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Embraced by the sun, the ocean and the winds - Icaraí de Amontada

As a child, I went on countless buggy rides over the sand dunes of the Northeastern Brazil coastline. From East to West, I’m pretty sure we covered every beach in Ceará. In Northeast Brazil, small shops used to manufacture dune buggies out of a Volkswagen Beetle’s engine and platform chassis, adapting it with a fiberglass roofless body. Many families owned one and used it for recreational rides along the many beaches and sand dunes in Northeast Brazil.

Thinking back to those times, when we would ride without seatbelts in a roofless vehicle, going up and down over sand dunes, I sometimes wonder how we all managed to survive unscathed. But I also realize I’ve been trying to relive this experience for a while. There is nothing like having the salty breeze blowing on your face, admiring the ocean, burying your bare feet in the sand and swimming in the salty, wavy and warm waters of Ceará’s ocean, among miles of deserted beaches.

In a way, it is fair to say that I went as far as Thailand to try to go back to my careless childhood days by the beach, to no avail. Years of pollution and the high population density in Asia mean that Thai beaches, despite being beautiful, are crowded and have far more trash than I expected. Frustrating, to be honest.

The upside of this story, however, is that I was recently able to recover many, if not all, of those experiences at Icaraí de Amontada. Despite the pandemic, I was able to escape there for a couple of days. It’s located 210 km (130 miles) away from the capital, Fortaleza, which amounts to a three-hour drive, considering the state of local roads. Despite the intrusive presence of the wind turbines on the landscape (what’s good for the environment does not always improve the view), the scenery is still beautiful. It’s not a new spot and it has been well-known by kitesurfing tourists around the world for over a decade, but it’s still charming, beautiful and not crowded.

This was our second foray out of the home during this pandemic. We visited the Berkshires, and now Icaraí de Amontada. I have to admit I was appalled by the lack of care towards preventing Covid. Despite good cleaning measures in place at the Inn, room occupancy was 100%. Since the Inn was relatively small (only 18 rooms) but with a large common area, we didn’t feel at risk, but I would like to see lodging establishments taking the need to reduce occupancy seriously.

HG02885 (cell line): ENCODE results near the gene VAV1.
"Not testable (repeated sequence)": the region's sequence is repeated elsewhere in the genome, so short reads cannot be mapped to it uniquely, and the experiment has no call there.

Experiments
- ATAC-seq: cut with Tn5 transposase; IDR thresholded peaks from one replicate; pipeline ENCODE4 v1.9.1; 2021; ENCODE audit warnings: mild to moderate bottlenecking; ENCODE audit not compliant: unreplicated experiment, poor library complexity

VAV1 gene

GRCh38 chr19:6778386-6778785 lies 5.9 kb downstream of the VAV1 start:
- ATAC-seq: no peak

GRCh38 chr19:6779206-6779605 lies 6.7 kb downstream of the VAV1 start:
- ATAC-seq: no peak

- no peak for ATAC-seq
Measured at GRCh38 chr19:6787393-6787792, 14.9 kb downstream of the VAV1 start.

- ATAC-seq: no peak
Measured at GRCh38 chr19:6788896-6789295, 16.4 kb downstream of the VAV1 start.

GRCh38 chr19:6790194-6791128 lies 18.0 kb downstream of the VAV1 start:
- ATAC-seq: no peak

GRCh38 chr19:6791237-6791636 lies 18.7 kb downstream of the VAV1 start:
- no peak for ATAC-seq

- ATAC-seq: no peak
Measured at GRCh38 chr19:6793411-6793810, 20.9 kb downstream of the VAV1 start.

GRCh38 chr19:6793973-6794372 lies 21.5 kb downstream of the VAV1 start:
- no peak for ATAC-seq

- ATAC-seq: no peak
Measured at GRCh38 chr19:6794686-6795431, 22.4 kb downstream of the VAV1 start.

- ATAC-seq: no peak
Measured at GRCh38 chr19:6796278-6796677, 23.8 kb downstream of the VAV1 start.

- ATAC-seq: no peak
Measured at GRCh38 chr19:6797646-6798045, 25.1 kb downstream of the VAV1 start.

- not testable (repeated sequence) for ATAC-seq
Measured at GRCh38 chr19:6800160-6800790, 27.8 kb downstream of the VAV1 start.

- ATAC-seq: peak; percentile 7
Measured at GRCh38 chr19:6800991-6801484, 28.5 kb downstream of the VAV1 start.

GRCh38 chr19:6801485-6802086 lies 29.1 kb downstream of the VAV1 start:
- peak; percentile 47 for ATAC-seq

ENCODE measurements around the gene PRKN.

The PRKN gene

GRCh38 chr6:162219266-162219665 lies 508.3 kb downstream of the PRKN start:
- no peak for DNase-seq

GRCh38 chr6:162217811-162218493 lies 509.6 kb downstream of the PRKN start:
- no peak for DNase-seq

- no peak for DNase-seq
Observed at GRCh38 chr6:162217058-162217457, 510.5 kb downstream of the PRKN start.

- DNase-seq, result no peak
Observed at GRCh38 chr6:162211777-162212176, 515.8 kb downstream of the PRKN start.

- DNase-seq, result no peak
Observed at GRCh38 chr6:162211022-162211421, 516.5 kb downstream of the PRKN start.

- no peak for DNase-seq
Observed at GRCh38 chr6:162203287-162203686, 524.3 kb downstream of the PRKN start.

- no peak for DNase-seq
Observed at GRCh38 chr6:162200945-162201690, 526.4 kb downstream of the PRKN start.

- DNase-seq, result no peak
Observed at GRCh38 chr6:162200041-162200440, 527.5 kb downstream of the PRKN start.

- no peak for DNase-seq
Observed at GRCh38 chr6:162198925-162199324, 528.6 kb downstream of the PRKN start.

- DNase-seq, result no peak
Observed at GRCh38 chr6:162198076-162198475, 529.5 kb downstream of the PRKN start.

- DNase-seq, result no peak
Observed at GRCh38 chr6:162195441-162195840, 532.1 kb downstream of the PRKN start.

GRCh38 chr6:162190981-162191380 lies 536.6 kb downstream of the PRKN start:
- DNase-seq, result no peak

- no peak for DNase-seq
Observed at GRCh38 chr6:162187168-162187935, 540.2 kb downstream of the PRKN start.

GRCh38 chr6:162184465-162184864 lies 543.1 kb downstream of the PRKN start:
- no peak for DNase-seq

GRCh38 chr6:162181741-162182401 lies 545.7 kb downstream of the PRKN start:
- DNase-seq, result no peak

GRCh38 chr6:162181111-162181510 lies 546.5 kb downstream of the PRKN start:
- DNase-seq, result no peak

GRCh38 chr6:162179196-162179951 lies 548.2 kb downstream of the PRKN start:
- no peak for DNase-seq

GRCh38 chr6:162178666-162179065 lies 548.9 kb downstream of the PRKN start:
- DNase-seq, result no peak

Now onto the main question: how to pick a beach to go to? First, what kind of ocean and sand are you looking for? Wide or short sandy beaches? What activities do you intend to do? Swimming, playing sports, relaxing and reading? What is the tide like? For this specific question, you can find free apps and sites, like Tides near me and Tabuas de Mares (PT-BR). For those who like stargazing, you can just sit outside and try to identify planets, stars and constellations. If you are a bit more enthusiastic about it, like myself, you can bring your own telescope (like this one).

But why Icaraí de Amontada? Because it’s secluded and you will have the beach all to yourself. Because ocean waters are warm, because you can take a boat ride through the mangroves and, last but not least, because of the wind.

The wind makes Icaraizinho an international meca for kitesurfing: strong winds, soft waves, perfect Summer temperatures all year round. You don’t have to be an enthusiast of the sport, you can try some lessons in one of the numerous kitesurfing schools in the area or you can just settle down in a hammock and watch the colorful sails while you sip cold coconut water.

How to get there? By car, if you are in Ceará or one of the neighboring states. By plane through Fortaleza or Jericoacoara, once the pandemic is over.

Photos by Rebeca Cavalcante

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